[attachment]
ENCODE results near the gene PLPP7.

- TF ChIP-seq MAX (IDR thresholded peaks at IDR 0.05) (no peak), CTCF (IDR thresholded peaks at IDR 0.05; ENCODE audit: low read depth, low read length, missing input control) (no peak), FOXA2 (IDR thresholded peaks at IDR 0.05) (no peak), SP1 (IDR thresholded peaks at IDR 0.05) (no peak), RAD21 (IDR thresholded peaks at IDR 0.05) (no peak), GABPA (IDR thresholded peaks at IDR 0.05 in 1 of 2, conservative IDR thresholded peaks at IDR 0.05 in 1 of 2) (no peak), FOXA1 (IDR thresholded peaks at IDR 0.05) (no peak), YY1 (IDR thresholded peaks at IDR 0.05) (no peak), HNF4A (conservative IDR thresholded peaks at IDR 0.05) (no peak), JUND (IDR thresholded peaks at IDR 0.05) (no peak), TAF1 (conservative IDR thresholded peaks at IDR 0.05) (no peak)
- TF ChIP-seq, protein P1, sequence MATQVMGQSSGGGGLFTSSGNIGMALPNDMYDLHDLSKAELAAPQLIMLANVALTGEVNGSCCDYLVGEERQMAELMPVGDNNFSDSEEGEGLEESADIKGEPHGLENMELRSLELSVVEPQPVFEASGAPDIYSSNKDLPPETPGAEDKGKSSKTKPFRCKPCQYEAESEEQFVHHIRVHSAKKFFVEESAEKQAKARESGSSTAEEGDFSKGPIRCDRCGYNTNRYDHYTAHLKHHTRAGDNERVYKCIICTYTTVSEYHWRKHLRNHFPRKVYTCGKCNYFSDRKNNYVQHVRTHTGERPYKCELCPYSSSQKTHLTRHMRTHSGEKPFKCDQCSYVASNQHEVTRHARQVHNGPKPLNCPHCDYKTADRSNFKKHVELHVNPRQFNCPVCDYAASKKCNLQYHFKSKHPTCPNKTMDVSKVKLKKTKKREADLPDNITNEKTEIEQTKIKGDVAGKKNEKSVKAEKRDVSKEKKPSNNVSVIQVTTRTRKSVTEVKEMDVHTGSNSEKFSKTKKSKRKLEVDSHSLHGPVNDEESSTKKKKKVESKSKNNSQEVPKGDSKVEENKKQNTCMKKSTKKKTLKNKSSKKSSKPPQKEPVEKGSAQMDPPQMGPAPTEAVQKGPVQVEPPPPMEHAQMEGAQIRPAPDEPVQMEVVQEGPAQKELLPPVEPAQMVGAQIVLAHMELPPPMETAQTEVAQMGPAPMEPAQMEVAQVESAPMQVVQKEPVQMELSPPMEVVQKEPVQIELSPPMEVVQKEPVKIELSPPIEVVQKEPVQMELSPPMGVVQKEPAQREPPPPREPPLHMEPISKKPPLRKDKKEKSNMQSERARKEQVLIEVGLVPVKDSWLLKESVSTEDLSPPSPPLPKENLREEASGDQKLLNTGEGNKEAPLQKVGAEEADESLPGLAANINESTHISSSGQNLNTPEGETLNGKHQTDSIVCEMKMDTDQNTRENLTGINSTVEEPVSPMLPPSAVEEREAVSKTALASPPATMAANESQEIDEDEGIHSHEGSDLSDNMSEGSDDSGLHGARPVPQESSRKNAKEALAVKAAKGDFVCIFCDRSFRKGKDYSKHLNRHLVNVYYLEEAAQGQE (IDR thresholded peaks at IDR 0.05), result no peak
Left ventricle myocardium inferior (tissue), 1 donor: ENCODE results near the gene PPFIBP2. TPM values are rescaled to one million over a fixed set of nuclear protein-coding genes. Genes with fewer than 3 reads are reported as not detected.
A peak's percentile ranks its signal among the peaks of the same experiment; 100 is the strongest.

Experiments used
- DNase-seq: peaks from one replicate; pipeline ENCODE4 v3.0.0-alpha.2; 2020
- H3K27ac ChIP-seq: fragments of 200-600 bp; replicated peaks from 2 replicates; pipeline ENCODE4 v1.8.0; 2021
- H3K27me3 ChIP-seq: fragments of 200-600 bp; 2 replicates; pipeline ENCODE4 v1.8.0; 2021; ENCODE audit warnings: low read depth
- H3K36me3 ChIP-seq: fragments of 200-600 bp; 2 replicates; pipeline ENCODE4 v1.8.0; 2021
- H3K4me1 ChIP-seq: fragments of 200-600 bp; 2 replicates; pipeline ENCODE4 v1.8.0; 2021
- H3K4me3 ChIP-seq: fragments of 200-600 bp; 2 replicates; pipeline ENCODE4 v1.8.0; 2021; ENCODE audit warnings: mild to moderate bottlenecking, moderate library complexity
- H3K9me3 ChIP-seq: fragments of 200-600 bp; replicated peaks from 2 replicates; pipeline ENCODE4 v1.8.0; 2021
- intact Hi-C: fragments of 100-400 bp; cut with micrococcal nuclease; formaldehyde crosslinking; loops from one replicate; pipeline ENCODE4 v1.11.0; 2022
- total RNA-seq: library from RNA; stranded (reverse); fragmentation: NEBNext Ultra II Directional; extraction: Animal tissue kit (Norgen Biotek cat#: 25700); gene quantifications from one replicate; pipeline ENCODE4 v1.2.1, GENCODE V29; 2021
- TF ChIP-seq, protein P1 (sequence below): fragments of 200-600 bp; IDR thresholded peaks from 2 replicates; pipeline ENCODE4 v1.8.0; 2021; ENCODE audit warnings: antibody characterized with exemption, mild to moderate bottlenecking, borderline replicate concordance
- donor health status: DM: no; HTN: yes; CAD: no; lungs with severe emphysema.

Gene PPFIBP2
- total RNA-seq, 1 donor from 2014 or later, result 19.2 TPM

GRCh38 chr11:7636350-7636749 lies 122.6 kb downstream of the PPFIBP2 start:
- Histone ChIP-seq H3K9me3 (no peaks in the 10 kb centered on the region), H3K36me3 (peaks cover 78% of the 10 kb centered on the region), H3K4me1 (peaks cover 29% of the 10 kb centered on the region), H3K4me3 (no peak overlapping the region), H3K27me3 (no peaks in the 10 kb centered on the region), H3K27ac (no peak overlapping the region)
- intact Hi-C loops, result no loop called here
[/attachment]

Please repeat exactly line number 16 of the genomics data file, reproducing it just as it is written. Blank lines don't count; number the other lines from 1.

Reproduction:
- TF ChIP-seq, protein P1 (sequence below): fragments of 200-600 bp; IDR thresholded peaks from 2 replicates; pipeline ENCODE4 v1.8.0; 2021; ENCODE audit warnings: antibody characterized with exemption, mild to moderate bottlenecking, borderline replicate concordance